There is something special about Oriole Park at Camden Yards. The ninth oldest stadium, which opened in 1992, is the fourth stadium to nest Baltimore’s longtime baseball team. Aesthetically, the park has a classic appeal to it. Although it’s much younger than Fenway Park, for example, it still boasts a similar vibe.
There is no better way to wrap up the dwindling 2018 baseball season with a post about visiting the final and fifth ballpark this year. Unfortunately for the Orioles, with their wings seemingly clipped, they’re not having the best year. They join Kansas City Royals and Chicago White Sox with 100-plus losses in contrast to Boston Red Sox, Houston Astros, and my New York Yankees, whose wins break into triple digits.
The Orioles, that evening of Friday, Sept. 14, unfortunately, lost to the White Sox, but at least they came back and drew some blood before the bottom of the ninth inning expired.
Although the food wasn’t spectacular — there are several stands and beer stations that very much resemble each other (look and menus), and venturing through the concourse felt like Kubrick’s shining loop at times — there is a lot to enjoy.
It was a humid September evening. The rain that fell spritzed as a mist, which didn’t help with cooling down. The air was too sticky for a raincoat, but the extra layer still felt necessary. What’s a better way to take a mind off the indecisive weather than ballpark comfort food?
While Katey and I were looking for what turned out to be a nonexistent crab-topped fries dish (recommended by a Baltimore foodie blog), we were amused. We walked and sometimes double-timed it, like two lost individuals rushing around an airport for a plane that may have taken off. We asked other vendors, and they had no idea what we were talking about, despite showing them photos.
Hey, we’re not going to eat at your place, buuuut can you tell us where this can be found?
There is a play area for kids, those small humans who are bored with the flow of the game or frustrated with their team. There are numerous opportunities to get local brews, familiar and nationally-recognized names to more local offerings. There are markers in the bricks that signify home runs — who hit them, from what team, and date.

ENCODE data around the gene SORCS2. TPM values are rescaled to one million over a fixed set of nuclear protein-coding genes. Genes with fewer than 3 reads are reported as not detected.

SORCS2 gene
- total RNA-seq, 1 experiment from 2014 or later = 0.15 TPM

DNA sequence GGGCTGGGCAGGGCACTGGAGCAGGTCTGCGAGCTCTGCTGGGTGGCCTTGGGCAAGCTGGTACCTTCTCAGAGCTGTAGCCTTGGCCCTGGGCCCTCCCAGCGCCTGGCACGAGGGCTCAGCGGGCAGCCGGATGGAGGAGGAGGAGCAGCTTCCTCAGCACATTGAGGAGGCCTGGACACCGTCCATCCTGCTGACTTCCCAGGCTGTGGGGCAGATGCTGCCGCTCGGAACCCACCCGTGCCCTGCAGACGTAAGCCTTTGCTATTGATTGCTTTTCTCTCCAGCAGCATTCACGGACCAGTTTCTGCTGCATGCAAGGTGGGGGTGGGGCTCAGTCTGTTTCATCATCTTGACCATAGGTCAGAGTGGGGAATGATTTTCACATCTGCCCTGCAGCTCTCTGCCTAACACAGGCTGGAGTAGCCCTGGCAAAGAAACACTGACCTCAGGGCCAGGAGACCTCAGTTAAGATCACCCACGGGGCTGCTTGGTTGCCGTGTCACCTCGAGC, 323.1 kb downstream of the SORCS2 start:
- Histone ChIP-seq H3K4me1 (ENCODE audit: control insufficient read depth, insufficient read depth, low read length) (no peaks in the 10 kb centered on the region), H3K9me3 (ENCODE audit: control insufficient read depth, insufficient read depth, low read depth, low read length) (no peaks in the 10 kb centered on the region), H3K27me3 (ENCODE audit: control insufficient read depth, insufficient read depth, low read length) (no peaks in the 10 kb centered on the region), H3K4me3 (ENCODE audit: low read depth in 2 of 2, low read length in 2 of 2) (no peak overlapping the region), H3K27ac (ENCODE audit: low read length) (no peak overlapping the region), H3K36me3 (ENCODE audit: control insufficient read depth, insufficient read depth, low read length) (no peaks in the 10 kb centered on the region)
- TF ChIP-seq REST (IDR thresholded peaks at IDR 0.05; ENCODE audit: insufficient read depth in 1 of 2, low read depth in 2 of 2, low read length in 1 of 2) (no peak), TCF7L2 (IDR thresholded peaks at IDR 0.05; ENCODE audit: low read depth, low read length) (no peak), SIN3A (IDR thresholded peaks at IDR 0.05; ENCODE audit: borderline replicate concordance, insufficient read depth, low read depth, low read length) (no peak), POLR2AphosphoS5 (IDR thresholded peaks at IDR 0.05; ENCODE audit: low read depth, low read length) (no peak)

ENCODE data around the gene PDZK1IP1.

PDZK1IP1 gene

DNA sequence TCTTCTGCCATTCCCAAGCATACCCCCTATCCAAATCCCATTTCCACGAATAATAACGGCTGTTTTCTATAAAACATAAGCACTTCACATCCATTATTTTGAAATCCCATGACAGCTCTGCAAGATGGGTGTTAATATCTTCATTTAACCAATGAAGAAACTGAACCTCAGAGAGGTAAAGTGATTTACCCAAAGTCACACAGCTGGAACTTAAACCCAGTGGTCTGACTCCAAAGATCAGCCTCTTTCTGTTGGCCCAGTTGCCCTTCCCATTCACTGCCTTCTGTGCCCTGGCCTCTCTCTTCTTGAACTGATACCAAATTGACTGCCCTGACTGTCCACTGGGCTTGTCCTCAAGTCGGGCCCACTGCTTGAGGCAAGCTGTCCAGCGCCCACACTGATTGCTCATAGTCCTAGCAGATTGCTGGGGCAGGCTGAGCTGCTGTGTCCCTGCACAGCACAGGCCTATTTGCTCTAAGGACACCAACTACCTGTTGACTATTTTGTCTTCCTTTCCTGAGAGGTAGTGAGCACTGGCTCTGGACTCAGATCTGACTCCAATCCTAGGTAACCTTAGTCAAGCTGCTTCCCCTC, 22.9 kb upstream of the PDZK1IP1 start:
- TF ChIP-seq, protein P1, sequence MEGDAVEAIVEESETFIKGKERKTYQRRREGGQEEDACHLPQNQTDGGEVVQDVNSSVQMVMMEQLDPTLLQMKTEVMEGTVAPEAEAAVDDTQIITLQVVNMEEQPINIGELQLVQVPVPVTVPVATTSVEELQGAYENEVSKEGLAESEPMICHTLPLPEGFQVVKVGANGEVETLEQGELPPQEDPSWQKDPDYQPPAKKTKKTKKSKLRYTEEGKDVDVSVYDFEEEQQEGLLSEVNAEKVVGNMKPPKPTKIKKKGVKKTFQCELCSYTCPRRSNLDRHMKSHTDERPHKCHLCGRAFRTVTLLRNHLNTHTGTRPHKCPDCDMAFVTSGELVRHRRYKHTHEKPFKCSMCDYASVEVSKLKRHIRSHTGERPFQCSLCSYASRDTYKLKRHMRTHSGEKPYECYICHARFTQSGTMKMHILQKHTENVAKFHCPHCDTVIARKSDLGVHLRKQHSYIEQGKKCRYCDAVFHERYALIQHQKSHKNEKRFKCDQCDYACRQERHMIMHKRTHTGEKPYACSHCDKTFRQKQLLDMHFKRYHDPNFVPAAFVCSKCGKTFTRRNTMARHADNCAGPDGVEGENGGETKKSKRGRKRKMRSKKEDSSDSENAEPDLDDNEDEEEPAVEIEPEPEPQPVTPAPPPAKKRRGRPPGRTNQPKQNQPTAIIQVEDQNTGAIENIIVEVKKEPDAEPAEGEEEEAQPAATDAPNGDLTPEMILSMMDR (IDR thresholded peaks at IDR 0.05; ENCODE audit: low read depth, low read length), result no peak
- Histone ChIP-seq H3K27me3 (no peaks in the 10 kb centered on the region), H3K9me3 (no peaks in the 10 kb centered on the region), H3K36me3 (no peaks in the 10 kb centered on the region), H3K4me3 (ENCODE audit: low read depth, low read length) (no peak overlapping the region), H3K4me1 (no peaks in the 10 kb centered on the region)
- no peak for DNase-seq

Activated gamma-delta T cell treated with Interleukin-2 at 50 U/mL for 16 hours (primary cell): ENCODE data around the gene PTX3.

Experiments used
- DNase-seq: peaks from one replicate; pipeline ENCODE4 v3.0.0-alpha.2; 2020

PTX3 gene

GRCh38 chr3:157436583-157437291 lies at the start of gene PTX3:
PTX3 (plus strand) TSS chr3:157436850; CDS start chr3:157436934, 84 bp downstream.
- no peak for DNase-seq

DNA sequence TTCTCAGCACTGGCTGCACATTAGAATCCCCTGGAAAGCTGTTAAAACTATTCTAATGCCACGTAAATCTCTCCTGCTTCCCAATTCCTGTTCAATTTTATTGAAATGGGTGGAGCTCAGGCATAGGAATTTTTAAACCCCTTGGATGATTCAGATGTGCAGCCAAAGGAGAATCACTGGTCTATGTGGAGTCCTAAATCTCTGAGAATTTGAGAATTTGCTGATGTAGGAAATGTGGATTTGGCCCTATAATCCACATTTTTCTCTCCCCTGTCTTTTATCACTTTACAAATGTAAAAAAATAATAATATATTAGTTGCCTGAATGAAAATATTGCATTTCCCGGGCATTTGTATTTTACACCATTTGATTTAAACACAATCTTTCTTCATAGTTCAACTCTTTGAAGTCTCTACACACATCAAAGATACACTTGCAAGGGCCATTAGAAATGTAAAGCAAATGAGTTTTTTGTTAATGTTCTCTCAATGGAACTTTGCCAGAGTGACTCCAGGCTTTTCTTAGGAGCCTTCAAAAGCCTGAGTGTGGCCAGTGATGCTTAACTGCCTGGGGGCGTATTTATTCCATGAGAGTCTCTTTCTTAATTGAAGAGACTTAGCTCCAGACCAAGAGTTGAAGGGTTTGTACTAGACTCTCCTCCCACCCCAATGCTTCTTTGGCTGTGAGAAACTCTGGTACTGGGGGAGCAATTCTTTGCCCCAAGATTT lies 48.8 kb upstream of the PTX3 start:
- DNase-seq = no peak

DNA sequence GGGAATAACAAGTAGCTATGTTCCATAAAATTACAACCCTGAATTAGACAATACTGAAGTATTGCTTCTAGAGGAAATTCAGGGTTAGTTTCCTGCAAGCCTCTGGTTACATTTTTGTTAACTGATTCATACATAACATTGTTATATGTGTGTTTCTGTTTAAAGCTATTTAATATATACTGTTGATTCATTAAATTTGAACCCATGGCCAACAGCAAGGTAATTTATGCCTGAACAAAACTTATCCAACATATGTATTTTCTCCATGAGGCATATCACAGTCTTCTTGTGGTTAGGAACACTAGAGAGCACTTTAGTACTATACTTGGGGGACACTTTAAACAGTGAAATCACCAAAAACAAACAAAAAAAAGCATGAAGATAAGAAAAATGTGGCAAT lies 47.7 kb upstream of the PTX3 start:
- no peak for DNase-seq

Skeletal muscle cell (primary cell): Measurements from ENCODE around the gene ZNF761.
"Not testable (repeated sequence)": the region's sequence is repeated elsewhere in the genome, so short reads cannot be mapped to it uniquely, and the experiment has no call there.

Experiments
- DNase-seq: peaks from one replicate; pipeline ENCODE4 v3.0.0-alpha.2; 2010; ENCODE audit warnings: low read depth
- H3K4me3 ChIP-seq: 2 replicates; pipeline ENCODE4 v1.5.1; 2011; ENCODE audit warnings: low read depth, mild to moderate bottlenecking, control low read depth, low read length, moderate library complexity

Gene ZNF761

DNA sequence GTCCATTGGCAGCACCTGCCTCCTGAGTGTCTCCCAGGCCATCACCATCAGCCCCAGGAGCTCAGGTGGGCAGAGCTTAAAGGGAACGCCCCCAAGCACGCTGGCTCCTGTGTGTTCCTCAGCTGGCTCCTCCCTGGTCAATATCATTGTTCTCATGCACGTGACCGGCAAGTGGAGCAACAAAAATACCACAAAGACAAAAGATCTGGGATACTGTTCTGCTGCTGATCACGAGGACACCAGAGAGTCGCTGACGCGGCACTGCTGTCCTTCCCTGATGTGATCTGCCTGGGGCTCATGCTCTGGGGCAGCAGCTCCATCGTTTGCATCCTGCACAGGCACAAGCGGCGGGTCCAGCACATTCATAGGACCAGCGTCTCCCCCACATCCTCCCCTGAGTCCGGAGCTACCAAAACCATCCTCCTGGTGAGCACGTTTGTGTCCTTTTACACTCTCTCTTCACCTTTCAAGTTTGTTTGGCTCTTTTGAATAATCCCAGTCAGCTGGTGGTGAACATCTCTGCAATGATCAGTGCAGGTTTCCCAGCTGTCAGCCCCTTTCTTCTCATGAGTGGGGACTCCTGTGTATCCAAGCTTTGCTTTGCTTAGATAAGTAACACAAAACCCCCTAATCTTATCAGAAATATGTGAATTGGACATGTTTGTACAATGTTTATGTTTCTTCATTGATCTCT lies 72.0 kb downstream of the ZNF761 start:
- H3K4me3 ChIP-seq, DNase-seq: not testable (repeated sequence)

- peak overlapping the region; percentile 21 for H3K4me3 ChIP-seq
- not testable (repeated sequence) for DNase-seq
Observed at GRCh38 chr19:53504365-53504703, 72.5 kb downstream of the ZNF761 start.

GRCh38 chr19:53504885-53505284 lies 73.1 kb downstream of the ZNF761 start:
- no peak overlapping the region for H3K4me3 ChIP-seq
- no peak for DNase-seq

Statues of retired numbers sit in the front of the stadium, greeting patrons as they walk in. There’s also a statue of George Herman Ruth, Jr., The Great Bambino of baseball. He was born and raised in Baltimore (b. 1895 – d. 1948) before heading to Boston and then to New York.
So, thank you, Baltimore, for sharing your incredible player with us.
Plus, the people in Baltimore are super nice — possibly disgustingly nice. I definitely wanted to hug people after speaking with them. We were given a certificate for our first time at Camden Yards. People were smiling. Small talk almost felt like catching up with an old friend I haven’t seen in decades. We even chatted with three guys, and one of which had a connection to Cazenovia, NY.
I turned in my seat and asked, “Did you just say Cazenovia? As in central New York?” The conversation floodgates opened.
We eventually found a crab-topped French fry dish, which wasn’t all that spectacular. The crab-something-gravy glob plopped atop the fries looked more like vodka sauce or worse yet — well, you can use your imagination.
It tasted better than it looks, but we should have stuck with hot dogs.
Needless to say, Camden Yards proved to be a great experience for a baseball game. It’s another city that takes pride in its team, regardless of having an unusual, major league bummer of a season. Can’t hate on that.
I play with words and invisible objects.
A mind, a pen and a piece paper have the best relationship ever.
"Remember this--if you shut your mouth, you have your choice."
- F. Scott Fitzgerald